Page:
While it’s good to hear their experiences went so well, it’s misleading that these articles leave readers with the impression that everyone will fare similarly.
Just this month–right around the same time the Virginian-Pilot published its story, the Journal of Pediatric Surgery published a study examining the adverse events associated with the surgery, which it noted are underreported. (Underreporting of bad outcomes is a problem for most surgeries, since no governing body in the U.S. regulates surgery, and none tracks complications in a database.)
“In addition to rare published reports of serious complications, the authors became aware of unreported events that were shared via personal communication at local and international meetings,” the study authors state, hinting at how hard it is to pin down complication rates. One of the authors is Donald Nuss, who pioneered the surgery in the late 1990s.
In the analysis, the authors conclude “published reports support the safety and efficacy of MIRPE [minimally invasive repair of pectus excavatum]; however major adverse outcomes are underreported.”
“When obtaining informed consent, an honest and thorough discussion must be held with the patient and family that includes the indications for surgery and expected benefits as well as all possible adverse events, including massive bleeding, cardiac injury and possible death,” the article states.
One of the things that makes it hard to know how dangerous a surgery is (besides the fact that no one is officially tracking them at a national level) is that patients may have the procedure done at a major pediatric center, get sent home relatively OK, yet experience a complication and go to their local hospital.
It’s something pediatric intensive care specialist and HealthNewsReview.org contributor Alan Schroeder, MD, of Lucile Packard Children’s Hospital Stanford, has seen in the pediatric ICU.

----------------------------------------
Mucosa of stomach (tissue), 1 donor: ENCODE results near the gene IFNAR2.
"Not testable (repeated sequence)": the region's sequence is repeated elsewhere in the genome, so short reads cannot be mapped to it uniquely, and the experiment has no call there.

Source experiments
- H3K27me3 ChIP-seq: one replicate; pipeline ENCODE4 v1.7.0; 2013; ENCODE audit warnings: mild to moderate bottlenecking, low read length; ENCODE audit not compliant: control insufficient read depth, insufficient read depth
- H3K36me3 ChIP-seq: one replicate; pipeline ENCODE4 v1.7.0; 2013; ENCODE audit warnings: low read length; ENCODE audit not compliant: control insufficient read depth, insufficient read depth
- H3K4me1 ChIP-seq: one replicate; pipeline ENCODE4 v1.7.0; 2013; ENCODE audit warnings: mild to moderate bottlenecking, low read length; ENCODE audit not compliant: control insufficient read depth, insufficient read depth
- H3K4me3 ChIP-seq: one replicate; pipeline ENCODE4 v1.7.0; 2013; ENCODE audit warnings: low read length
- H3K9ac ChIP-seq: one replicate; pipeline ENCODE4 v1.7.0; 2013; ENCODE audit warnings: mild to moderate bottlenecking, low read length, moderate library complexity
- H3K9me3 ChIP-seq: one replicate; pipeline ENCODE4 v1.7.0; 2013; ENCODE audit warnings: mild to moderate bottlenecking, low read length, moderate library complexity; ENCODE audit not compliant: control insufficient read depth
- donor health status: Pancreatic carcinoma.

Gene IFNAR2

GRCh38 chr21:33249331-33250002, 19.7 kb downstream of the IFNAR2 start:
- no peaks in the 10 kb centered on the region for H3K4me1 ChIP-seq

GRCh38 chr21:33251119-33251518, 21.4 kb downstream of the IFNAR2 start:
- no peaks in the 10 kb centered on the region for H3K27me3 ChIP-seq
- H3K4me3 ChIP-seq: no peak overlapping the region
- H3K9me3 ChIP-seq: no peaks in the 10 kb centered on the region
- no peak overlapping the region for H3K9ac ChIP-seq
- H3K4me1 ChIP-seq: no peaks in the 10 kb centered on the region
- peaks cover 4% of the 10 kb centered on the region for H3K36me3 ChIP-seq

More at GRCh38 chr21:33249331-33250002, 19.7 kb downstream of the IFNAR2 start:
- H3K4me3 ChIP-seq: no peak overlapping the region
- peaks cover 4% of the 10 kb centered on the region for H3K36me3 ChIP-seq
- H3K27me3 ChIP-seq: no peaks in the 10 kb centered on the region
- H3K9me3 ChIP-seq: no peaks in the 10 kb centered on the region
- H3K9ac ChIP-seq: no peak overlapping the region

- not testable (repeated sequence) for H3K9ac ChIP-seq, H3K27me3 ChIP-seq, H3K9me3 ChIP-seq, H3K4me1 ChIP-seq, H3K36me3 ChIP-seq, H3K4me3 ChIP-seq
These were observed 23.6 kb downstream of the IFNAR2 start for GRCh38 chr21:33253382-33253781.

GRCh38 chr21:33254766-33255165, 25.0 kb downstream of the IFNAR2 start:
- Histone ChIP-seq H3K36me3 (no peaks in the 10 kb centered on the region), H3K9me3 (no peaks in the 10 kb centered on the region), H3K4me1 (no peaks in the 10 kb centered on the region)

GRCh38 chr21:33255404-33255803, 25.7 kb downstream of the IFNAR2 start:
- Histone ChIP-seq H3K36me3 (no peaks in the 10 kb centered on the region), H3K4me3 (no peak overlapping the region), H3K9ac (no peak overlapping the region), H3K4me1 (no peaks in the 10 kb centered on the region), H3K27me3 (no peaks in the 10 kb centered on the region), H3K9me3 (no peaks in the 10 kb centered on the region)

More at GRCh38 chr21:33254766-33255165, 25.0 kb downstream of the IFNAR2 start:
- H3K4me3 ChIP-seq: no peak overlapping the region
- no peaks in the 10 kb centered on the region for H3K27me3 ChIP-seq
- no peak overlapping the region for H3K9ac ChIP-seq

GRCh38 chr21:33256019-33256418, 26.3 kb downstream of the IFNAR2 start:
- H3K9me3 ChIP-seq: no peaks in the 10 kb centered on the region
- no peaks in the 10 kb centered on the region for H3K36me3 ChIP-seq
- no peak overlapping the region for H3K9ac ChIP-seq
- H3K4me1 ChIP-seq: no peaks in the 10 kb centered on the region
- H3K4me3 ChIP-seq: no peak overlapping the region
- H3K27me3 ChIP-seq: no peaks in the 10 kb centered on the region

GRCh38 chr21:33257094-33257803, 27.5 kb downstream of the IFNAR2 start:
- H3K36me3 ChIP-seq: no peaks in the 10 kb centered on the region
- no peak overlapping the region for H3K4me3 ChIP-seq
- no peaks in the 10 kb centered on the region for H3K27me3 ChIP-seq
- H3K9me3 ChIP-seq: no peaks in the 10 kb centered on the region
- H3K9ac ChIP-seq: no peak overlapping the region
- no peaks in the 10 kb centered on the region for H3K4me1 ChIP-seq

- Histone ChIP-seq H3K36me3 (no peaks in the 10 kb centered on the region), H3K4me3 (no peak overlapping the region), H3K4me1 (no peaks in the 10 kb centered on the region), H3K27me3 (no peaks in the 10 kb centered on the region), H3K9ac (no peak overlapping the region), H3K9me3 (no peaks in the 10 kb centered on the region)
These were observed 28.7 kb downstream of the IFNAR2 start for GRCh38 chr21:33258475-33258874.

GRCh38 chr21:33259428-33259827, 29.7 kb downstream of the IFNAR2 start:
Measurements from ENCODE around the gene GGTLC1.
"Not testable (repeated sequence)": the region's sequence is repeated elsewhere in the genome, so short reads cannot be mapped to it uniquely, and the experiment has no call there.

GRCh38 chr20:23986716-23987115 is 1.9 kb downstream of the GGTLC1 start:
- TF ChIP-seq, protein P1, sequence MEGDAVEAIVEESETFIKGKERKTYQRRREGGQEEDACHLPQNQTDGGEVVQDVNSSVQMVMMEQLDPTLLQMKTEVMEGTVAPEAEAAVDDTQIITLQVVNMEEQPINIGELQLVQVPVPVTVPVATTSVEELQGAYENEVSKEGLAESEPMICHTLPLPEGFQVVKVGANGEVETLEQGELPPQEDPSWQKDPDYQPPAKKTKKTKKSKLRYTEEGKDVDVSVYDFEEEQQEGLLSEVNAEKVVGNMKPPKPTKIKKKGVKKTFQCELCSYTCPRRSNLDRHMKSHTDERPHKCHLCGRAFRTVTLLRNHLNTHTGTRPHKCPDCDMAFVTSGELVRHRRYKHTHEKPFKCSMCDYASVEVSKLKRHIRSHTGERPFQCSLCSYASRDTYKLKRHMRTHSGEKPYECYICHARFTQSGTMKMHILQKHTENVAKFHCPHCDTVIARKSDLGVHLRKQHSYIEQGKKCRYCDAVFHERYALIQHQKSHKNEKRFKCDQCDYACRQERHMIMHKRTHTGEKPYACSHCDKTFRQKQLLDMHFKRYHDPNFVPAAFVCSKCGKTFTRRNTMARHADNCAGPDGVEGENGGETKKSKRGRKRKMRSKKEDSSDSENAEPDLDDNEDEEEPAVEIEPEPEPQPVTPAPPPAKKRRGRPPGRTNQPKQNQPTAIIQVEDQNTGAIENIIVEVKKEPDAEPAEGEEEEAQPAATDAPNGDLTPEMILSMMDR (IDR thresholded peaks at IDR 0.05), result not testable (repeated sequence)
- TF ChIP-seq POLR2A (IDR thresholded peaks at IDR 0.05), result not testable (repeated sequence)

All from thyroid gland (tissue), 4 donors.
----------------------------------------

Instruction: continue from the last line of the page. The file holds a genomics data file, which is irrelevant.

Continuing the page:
“I took care of a previously very healthy child a few years ago who underwent the procedure at an outside hospital, and who, like Helen Haskell’s son, wound up suffering a devastating event during the recovery process, which prompted transfer to our ICU,” he said.
Schroeder is currently doing research on third molar (“wisdom teeth”) extractions, another procedure where reliable data in the medical literature on major adverse events are hard to find, even though these events do occur.
Until recently, the Nuss procedure was mostly performed on children, who tend to respond better to the surgery due to more pliable chest walls. But there are signs it will be marketed to adults more and more–increasing the need for journalists to be critical when approached by their local hospital centers to write about it.
In other words, almost the opposite of what’s written in this Kansas City Star piece entitled “Olathe man’s surgery to fix sunken chest could open new market for pediatric surgeon.”
The article gets points for disclosing the costs of the surgery, and making it clear that the long-term benefits and harms of performing the procedure on adults is unknown. But the only mentions of specific harms are that it’s “painful” and that in about 5 percent of cases, the chest wall sinks in again after the bar is removed. It’s otherwise a glowing report on the experience of one patient.
Perhaps the most disturbing aspect of the story is how it frames it as opening up a “new market”–that market being adult human beings. Again, it’s news that sounds like marketing more than journalism.
In this series you will hear from other patients–and from health care professionals–who believe they have seen how misleading media messages cause real harm to real people. We’re pursuing those stories because we don’t want to look back after another 18 years–the time that’s elapsed since Helen Haskell’s son died–and see the same recurring flaws as often as we see them today.